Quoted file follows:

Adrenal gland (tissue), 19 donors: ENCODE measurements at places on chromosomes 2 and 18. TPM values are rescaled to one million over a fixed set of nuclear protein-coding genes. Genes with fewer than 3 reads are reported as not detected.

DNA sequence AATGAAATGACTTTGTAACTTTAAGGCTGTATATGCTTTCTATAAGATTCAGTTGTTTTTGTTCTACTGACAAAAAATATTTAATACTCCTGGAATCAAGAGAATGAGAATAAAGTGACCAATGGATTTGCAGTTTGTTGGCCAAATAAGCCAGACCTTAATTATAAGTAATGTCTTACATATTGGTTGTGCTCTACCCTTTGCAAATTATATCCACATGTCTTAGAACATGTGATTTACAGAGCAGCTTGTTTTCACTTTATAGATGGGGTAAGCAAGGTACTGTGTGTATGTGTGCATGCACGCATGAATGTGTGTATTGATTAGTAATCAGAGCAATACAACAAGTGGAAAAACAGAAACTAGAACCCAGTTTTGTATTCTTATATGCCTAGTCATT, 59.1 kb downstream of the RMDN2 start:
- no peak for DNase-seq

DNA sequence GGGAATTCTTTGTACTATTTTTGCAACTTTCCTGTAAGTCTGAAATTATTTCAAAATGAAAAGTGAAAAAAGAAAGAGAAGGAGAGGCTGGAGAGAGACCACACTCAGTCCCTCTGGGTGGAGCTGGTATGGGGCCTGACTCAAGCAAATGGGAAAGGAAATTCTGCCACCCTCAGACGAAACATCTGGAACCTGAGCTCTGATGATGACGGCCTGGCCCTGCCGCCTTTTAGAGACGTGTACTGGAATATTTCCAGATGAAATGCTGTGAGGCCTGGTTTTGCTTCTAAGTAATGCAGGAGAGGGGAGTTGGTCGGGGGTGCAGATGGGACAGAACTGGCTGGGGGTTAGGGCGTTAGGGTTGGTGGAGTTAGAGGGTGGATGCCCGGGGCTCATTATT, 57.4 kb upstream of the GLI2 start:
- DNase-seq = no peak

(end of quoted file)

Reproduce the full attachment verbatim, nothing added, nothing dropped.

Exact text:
Adrenal gland (tissue), 19 donors: ENCODE measurements at places on chromosomes 2 and 18. TPM values are rescaled to one million over a fixed set of nuclear protein-coding genes. Genes with fewer than 3 reads are reported as not detected.

DNA sequence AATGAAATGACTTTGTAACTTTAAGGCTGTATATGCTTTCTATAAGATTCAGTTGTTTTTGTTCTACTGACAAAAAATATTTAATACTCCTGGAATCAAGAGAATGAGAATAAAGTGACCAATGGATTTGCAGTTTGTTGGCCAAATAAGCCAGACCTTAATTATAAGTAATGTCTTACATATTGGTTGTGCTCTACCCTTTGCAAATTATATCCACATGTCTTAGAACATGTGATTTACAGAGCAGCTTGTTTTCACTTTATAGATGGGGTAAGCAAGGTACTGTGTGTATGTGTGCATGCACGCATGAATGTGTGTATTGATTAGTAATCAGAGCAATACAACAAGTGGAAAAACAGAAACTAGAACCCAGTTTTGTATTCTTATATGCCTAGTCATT, 59.1 kb downstream of the RMDN2 start:
- no peak for DNase-seq

DNA sequence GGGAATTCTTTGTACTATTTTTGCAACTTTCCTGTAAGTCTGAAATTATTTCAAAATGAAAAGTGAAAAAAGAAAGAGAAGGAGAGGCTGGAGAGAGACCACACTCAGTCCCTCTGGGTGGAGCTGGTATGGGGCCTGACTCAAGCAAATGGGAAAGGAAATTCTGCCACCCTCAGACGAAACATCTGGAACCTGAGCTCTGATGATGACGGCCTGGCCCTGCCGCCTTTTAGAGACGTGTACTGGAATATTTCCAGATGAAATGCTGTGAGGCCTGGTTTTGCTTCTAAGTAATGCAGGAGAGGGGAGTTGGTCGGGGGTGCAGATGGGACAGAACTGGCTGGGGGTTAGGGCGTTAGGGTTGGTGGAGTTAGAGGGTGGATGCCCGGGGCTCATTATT, 57.4 kb upstream of the GLI2 start:
- DNase-seq = no peak